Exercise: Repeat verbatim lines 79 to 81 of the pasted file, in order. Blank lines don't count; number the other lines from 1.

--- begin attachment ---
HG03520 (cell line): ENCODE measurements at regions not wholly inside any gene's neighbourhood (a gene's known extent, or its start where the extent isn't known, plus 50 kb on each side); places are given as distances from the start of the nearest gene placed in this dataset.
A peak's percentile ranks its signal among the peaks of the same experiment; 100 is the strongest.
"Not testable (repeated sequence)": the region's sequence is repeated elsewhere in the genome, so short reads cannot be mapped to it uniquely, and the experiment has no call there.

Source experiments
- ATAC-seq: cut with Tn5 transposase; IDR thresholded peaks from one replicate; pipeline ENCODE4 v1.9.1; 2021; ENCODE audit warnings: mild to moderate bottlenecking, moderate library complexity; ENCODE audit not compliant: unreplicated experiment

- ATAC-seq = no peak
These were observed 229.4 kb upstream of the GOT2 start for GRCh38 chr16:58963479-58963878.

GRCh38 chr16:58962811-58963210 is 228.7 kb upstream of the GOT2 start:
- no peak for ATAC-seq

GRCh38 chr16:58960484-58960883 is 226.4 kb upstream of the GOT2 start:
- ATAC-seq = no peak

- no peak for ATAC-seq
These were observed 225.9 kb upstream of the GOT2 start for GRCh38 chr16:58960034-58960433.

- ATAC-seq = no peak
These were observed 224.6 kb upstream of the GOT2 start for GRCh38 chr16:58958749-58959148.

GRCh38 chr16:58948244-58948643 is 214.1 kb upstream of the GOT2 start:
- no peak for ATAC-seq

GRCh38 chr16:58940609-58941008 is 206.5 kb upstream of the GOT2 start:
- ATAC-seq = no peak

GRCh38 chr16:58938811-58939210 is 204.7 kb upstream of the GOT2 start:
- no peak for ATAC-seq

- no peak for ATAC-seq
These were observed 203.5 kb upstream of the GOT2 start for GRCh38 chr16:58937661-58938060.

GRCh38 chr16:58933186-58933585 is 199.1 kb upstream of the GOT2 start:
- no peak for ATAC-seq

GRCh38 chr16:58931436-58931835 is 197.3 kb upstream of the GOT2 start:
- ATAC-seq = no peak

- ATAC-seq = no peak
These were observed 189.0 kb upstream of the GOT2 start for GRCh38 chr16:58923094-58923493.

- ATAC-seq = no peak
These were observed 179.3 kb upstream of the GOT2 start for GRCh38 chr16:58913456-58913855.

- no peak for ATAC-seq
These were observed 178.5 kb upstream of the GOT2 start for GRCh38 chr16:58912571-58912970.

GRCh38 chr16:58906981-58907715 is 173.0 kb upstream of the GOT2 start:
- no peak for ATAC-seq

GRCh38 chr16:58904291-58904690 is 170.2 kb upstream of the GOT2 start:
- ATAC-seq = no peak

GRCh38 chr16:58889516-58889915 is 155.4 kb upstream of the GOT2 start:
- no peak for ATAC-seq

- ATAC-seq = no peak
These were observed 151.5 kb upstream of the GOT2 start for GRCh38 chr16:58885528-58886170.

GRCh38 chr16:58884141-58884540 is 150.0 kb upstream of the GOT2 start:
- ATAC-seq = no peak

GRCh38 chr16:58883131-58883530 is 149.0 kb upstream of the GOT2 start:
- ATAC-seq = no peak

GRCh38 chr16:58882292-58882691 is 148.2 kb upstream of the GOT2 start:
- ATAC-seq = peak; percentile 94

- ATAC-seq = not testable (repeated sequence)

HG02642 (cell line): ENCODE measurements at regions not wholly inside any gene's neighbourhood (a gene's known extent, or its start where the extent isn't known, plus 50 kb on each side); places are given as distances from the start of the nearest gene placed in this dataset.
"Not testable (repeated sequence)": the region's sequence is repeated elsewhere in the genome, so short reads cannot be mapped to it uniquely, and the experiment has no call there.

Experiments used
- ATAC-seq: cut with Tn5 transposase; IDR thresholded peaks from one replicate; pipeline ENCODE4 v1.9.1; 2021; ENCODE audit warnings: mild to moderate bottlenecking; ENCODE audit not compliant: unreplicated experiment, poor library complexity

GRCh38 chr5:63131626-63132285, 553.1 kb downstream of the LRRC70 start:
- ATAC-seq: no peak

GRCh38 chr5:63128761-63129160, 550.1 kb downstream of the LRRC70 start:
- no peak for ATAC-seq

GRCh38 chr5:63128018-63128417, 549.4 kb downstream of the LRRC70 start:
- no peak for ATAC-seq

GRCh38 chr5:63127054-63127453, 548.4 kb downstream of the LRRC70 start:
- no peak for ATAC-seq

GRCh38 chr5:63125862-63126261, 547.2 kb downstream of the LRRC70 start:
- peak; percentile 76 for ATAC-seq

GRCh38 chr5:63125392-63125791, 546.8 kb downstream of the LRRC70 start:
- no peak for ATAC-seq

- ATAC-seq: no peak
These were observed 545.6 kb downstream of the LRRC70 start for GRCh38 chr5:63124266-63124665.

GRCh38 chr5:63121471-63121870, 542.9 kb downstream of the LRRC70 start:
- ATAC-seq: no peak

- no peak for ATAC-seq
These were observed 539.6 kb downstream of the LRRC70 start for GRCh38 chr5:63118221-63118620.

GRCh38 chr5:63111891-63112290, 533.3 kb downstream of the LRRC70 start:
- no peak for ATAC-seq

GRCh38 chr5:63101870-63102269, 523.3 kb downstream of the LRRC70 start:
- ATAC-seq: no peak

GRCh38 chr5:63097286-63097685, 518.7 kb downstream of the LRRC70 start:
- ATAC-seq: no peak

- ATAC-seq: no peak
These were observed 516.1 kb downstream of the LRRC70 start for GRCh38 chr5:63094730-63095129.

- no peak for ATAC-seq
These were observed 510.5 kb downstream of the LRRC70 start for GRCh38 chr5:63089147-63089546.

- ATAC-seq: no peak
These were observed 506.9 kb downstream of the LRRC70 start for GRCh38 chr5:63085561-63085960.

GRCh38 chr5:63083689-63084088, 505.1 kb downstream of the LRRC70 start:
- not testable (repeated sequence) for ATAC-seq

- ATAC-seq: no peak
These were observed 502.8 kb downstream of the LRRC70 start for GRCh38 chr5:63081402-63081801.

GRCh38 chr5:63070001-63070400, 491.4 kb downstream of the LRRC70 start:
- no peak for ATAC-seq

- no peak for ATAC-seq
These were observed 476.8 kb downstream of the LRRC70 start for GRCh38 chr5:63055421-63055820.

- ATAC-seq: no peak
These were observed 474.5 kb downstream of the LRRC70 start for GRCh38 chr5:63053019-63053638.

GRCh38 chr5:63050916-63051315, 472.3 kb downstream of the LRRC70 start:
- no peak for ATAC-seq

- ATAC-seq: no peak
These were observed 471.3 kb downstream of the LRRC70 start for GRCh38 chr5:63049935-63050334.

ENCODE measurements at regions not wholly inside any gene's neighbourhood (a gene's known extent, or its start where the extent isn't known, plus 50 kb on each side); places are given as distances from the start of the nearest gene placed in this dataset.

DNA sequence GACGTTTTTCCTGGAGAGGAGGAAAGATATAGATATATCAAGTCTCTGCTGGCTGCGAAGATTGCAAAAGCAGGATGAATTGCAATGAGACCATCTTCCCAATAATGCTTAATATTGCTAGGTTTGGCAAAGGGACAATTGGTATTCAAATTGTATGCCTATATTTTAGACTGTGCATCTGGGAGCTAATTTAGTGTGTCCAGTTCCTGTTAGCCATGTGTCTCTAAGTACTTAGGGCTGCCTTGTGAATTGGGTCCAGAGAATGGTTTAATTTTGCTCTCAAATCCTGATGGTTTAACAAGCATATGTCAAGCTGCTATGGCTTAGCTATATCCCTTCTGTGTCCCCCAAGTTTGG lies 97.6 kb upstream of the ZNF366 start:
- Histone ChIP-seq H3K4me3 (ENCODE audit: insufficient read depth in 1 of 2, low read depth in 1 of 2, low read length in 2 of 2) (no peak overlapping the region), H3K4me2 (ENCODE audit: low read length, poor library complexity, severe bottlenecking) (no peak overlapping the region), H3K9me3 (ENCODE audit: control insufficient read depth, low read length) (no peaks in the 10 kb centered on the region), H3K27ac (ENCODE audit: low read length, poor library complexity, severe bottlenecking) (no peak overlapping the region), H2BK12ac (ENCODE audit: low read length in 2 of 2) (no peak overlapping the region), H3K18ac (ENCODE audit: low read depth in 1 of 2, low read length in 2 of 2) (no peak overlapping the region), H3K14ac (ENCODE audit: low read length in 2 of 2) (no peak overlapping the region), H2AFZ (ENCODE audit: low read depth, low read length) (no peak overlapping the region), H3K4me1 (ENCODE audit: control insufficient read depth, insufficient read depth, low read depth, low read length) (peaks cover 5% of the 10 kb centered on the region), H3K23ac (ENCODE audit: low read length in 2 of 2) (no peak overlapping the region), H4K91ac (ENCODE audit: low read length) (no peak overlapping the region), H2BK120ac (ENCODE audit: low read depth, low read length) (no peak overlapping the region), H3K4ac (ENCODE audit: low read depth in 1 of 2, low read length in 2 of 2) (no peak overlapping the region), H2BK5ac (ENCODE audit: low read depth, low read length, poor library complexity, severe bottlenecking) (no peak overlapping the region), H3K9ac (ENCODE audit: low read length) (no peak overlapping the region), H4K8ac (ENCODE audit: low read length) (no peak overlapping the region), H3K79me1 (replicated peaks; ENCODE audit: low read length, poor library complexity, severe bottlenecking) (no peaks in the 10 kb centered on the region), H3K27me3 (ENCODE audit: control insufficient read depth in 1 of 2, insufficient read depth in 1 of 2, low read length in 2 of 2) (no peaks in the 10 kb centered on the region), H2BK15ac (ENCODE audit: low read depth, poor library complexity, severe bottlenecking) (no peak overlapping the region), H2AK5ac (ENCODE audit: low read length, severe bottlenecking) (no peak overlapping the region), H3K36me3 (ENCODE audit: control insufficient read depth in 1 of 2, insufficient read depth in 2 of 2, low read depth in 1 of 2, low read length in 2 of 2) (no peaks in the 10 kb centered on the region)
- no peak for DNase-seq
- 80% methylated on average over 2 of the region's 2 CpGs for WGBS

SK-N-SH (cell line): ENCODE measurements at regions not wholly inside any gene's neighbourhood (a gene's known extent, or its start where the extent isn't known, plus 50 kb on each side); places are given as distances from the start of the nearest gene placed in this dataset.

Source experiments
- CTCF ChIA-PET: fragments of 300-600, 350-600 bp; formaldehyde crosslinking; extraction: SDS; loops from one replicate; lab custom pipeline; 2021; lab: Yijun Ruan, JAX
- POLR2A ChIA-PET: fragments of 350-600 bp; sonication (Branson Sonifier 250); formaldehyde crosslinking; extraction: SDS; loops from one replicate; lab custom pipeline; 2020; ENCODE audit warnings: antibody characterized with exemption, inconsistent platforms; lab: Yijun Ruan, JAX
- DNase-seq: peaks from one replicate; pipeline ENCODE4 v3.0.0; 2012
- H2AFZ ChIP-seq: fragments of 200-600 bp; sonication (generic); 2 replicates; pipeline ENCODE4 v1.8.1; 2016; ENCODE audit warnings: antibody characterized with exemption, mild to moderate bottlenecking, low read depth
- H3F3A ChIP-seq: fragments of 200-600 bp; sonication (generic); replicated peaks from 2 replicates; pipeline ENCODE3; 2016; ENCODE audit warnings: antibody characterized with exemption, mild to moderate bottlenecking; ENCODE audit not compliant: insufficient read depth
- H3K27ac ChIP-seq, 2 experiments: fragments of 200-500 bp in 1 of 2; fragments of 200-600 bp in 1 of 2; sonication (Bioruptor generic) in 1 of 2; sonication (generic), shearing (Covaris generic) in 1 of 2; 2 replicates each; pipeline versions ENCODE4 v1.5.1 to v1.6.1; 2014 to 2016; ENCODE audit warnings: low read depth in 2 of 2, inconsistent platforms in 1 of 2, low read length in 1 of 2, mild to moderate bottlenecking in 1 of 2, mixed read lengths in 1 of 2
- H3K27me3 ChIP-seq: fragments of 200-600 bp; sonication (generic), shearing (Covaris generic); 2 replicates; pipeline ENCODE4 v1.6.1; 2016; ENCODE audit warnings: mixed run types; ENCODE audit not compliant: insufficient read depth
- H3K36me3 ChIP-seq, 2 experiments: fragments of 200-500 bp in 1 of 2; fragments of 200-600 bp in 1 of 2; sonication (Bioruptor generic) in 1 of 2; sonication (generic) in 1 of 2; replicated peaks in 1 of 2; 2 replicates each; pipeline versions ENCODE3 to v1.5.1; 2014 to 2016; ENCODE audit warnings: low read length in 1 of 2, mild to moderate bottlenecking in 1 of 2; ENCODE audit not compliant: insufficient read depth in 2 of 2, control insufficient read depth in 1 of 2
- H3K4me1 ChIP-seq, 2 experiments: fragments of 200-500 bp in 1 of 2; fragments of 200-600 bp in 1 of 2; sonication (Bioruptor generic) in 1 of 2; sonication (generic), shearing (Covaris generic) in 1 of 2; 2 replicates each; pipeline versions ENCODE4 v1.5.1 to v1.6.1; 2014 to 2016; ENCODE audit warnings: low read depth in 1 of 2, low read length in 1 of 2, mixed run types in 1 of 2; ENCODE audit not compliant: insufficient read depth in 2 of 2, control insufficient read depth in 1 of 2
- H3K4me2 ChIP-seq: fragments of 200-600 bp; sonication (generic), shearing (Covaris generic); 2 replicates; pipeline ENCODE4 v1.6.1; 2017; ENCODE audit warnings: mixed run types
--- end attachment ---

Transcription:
- no peak for ATAC-seq
These were observed 510.5 kb downstream of the LRRC70 start for GRCh38 chr5:63089147-63089546.

- ATAC-seq: no peak